Last Updated: April 5, 2008By Tags:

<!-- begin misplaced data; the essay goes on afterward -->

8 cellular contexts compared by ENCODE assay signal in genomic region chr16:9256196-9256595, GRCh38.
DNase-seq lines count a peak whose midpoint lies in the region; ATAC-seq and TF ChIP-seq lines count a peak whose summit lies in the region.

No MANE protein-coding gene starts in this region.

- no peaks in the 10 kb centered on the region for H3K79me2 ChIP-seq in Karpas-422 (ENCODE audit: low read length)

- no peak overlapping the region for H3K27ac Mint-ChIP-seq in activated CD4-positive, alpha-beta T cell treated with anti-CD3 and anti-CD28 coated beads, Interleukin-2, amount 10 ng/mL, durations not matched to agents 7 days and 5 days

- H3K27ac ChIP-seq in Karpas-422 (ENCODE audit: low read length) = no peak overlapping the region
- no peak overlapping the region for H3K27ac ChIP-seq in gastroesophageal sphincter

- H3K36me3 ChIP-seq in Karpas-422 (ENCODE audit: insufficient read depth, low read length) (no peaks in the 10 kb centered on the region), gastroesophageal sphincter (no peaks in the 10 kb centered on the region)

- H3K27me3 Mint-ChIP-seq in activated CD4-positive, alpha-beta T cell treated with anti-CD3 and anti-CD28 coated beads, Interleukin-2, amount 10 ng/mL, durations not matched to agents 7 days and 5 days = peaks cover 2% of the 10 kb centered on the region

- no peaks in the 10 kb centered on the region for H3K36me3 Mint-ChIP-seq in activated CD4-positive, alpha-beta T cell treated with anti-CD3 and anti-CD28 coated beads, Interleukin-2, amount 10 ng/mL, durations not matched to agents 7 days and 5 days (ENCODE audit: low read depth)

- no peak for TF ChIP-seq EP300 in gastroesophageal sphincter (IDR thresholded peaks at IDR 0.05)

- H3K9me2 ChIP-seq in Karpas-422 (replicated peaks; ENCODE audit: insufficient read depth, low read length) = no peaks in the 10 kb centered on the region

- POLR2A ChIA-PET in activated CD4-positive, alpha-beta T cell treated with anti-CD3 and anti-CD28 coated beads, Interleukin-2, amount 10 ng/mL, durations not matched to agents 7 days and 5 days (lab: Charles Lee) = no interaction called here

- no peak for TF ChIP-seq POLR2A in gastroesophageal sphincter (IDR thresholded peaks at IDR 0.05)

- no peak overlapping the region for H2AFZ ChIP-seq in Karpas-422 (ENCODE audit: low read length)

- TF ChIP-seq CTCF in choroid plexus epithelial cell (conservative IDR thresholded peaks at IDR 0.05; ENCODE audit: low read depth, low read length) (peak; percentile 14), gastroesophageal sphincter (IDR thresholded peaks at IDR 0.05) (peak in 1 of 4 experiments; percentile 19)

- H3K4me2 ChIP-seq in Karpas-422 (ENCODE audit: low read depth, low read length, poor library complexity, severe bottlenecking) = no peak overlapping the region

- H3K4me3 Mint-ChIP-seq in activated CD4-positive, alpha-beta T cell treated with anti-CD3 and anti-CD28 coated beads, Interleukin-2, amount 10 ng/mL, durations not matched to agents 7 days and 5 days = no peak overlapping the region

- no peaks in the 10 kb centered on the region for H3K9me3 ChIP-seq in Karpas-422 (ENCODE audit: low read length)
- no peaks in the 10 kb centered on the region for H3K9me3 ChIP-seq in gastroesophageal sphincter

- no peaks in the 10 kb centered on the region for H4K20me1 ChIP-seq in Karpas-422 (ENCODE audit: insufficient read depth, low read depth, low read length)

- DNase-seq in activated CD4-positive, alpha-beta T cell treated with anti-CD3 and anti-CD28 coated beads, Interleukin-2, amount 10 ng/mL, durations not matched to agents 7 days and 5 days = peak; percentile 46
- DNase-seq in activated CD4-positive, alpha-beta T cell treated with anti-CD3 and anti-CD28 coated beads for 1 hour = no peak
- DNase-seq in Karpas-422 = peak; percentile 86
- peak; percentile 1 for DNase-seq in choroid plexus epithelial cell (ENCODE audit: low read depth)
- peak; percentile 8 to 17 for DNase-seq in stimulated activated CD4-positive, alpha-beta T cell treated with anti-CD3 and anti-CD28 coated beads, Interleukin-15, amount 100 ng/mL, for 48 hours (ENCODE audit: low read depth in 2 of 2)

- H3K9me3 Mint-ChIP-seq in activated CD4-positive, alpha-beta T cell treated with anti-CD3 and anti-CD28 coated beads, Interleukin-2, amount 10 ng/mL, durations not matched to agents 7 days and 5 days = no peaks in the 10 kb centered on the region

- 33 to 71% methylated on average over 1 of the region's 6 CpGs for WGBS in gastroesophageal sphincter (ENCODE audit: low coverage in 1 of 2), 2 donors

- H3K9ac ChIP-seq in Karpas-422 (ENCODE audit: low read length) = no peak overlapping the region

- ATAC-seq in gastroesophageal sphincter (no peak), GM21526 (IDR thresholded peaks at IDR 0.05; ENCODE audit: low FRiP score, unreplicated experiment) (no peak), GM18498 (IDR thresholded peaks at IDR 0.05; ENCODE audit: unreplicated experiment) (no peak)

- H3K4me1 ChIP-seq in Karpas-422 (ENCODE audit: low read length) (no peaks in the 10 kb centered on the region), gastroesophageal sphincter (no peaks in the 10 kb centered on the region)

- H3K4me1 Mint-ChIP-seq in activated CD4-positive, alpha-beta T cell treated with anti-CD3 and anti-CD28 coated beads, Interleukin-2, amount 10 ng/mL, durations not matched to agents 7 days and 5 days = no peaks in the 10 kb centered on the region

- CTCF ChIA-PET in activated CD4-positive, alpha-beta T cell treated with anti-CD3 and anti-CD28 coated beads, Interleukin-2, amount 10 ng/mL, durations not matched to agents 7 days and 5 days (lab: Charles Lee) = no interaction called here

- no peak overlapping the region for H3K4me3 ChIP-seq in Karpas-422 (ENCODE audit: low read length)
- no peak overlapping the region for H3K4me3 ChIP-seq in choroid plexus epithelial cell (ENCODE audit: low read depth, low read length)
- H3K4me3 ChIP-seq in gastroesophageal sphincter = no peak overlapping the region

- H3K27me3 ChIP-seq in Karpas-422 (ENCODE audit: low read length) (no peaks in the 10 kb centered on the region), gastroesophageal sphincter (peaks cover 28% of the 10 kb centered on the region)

(BY ALI NADERZAD) There is a party happening at the Jimmy Z’ lounge in Cannes during the film festival and you are not invited. Neither am I. And Sean Penn won’t be allowed in unless he bears one of the most coveted accessories during the Cannes Festival: a VIP pass. Only 400 are issued to a select group of industry professionals, producers and actors. I recently reached the Jimmy Z’ rainmaker, Albane Cleret, by phone. She gushed at hearing the sound of Penn’s name which I floated as a possible guest (he is president of the jury this year after all). “Oh, of course we’d love for him to come, he is invited obviously.” Cleret is a thirtysomething who has been running her own event-planning boutique company in Paris. She’s maintained an aura of exclusivity around the Jimmy Z’ parties and rightly so, for what would Cannes be without a little fanfare? As far as the lowly mortals pressing near the gates every night are concerned, Jimmy Z’ might as well be a mirage. Isn’t that Tarantino over there, having one his fits of hysterical laughter next to two vixens while a bemused Harvey Weinstein looks on? And over there, did you see Nick Nolte deep in conversation with George Clooney? The Jimmy Z’ bash is the last posh bastion of the VIP era–it’s event-planning on steroids. Cleret got the inspiration for the Jimmy Z’ parties after orchestrating a string of highly successful events starting with Motorola. Her reputation soon landed her contracts with the likes of Fendi, Vuitton and Piaget. And yet, the parties at Jimmy Z’ aren’t the bacchanalian affairs Peter Greenaway might have conjured. Cleret told me, “the Jimmy Z’ parties are 50% networking and 25% relaxing.” (I will leave the rest to your imagination). The venue’s themes of black and crystal haven’t changed since the first event was held there five years ago. A sponsorship from Swarovski crystals ensures the venue is overflowing with the shiny stones and Fendi provides haute-couture furniture. Frills for the guests are de rigueur, of course. The ride home is free. Given that the champagne is comped, perhaps we should feel grateful for it.